Can Ad Tech Brands be Too Cool for School?

Luc Benyon 31 July, 2023 

Last month saw ad tech business Tremor International undergo a significant rebrand, bringing its portfolio under the new name Nexxen. In the process the ad tech industry lost one of the coolest brands around in Unruly, writes Luc Benyon, Global Director of Marketing at Watching That, a monitoring and analytics platform for CTV.

The ad tech brand landscape looks a lot different than it did just a month or two ago. 
Some distinctive, highly regarded brands have retired, and one or two newer players have emerged onto the field. Leaving product-market fit debates aside, can ad tech brands be as ‘cool’ as their cousins in social media, fintech or AI? 

The loss of Unruly cuts quite deep. For many Brits in the industry, it was a standard bearer, showing that ad tech could be both cool and successful. That coolness ran deep: Unruly was co-founded by Sarah Wood, a charismatic leader who was a breath of fresh air for the UK’s male-centric advertising and technology sector. They carved a new space in video advertising, and showcased their creativity – from trendy offices in hip parts of town, to smart partnerships.

The name ‘Unruly’ spoke to their disruptive nature, refusing to be pigeonholed, and agitating for change. Activations like their FutureHome installation – which travelled trade shows demonstrating the potential of connected homes – spoke to the vision and bravery of the Unruly brand. Among the product demos and free drinks parties on the conference floor, it showed that Unruly did things differently.

The various mergers and acquisitions that Unruly underwent are well documented. But it’s a testament to the strength of the brand that, even when paired with Tremor, the logo and identity stayed. Its visual distinctiveness and special place in people’s hearts clearly resonated; that’s the power of ‘brand’ – in a niche, B2B context.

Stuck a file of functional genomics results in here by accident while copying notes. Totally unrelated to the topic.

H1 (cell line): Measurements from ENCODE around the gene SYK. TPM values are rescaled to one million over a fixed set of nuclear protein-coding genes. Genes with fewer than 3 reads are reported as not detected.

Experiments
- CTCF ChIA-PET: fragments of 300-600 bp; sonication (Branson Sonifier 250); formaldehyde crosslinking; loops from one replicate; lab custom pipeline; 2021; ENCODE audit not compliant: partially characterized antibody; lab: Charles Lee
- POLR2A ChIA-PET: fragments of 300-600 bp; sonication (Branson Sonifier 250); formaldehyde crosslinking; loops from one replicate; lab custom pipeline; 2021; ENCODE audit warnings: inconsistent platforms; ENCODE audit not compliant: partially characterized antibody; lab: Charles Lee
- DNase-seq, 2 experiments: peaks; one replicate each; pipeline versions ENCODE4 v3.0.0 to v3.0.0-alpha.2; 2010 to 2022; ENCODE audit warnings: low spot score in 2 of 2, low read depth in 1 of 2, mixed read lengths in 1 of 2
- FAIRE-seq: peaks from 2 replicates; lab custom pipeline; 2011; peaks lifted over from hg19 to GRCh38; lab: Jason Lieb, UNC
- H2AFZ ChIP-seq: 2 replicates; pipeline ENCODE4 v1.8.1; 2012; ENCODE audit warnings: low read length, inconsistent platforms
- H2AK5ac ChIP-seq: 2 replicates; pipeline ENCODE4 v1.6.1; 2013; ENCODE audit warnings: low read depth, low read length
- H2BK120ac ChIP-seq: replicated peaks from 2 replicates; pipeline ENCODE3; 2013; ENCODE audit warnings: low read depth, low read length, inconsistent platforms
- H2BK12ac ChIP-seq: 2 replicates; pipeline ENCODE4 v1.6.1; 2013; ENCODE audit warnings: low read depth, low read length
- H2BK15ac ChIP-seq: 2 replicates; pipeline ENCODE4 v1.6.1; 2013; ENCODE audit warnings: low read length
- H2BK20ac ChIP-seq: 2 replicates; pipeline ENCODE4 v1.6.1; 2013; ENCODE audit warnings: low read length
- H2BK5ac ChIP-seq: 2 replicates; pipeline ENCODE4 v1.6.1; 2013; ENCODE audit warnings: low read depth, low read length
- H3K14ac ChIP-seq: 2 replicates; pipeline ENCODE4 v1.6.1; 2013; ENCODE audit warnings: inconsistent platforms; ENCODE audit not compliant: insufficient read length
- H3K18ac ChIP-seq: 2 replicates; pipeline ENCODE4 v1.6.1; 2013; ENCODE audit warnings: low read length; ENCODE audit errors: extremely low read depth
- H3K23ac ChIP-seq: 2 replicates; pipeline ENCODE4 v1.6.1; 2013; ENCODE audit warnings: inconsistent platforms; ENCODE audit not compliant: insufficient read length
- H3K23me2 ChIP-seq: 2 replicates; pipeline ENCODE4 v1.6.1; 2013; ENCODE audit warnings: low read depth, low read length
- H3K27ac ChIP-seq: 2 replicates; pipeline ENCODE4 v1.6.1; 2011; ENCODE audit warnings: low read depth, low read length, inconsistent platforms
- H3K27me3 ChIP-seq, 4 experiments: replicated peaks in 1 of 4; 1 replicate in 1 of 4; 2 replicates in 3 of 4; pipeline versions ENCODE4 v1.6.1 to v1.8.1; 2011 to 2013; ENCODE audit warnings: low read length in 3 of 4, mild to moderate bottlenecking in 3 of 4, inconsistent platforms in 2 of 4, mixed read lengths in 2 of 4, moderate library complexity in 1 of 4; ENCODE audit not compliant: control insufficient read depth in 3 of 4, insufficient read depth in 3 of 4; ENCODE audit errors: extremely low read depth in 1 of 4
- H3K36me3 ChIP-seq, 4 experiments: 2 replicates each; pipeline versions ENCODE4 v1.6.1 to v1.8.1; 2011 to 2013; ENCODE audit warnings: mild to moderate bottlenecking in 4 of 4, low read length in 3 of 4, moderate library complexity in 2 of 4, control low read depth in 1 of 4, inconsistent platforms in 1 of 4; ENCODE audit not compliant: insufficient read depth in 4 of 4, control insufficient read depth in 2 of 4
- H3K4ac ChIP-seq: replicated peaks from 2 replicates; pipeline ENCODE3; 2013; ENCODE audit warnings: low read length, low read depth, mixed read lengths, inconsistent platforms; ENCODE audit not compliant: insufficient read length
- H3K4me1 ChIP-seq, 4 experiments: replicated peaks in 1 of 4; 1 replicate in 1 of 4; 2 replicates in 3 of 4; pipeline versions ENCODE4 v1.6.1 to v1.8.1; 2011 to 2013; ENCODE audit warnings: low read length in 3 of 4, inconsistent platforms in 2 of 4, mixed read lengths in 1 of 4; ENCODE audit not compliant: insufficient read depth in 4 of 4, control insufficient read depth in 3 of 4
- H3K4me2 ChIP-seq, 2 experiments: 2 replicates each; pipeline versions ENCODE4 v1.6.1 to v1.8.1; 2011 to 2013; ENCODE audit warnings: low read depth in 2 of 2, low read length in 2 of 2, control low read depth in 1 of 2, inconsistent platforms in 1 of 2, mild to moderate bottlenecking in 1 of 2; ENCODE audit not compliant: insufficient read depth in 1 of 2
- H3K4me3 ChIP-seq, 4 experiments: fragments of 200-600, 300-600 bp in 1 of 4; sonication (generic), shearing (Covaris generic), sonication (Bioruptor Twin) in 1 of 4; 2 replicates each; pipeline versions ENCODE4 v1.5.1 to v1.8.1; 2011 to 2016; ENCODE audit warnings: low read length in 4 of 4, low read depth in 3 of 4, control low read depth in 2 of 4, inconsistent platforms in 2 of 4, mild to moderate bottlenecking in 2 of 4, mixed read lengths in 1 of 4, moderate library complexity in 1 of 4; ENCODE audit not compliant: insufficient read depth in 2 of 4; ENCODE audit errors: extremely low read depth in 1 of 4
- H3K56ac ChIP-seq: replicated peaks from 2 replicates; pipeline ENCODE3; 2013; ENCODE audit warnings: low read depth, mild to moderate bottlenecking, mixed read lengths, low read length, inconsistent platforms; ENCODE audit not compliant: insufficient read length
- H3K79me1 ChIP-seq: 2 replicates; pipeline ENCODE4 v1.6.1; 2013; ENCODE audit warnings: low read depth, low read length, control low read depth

But despite the distinctiveness of Unruly’s offering, it wasn’t deemed worth retaining as a brand. Unruly has merged with the rest of the Tremor family to become Nexxen. Like Magnite or Ogury, the name ‘Nexxen’ pulls off that cunning ad tech sleight-of-hand of meaning nothing, yet seemingly meaning everything at the same time. It’s a smart trick, which leaves the door open for lots of creative activations and brand explorations – if that’s the way the team choose to take it.

The new brand has potential; as their strapline says, ‘endless possibilities’. Let’s see how those possibilities manifest.

Hive mentality

Another brand that seems to be demonstrating creativity is MadHive. A similarly agitating name to Unruly, it uses a rich, warm colour palette, and the use of geometric shapes adds a playfulness not so often seen in the sector.


When the brand team are allowed to stretch their legs a little bit, you can see that they have a vision. The visual identity for their 2023 Cannes Activation employed animation, dynamic typography and a (very welcome) sci-fi influence. There were space-age physical installations at their parties too. It was all very trendy. And the commitment to a theme is also admirable.

But is coolness what people are looking for in their tech stack? It could be argued that reliability, trustworthiness and stability are traits more suited to the services ad tech vendors provide, and that branding should reflect these. 

Personally, I believe achieving distinctiveness in a vertical or market is the ultimate goal, and if coolness is the method of doing that, all the better. There’s enough blanding taking place in this sector, that a little spice makes things memorable.

Looking across to fintech, for example, it’s the disruptive brands with alluring names, and flashy distinctive assets (neon bank cards, slick apps) that have the traditional banks looking over their shoulders in fear. And fintech is just as reliant on trust and security as we are over here in ad/martech.

Brands occupying different concepts, ideas and aesthetics makes for a richer industry. Ultimately, even in the notoriously data-driven B2B industry, people make purchasing decisions using emotion and affinity, not always the ‘rational’ approach you might think. That means a brand that speaks to people at a human level is the most important thing. Thankfully there are still plenty out there.

The views here represent Luc’s personal opinions, not those of Watching That.

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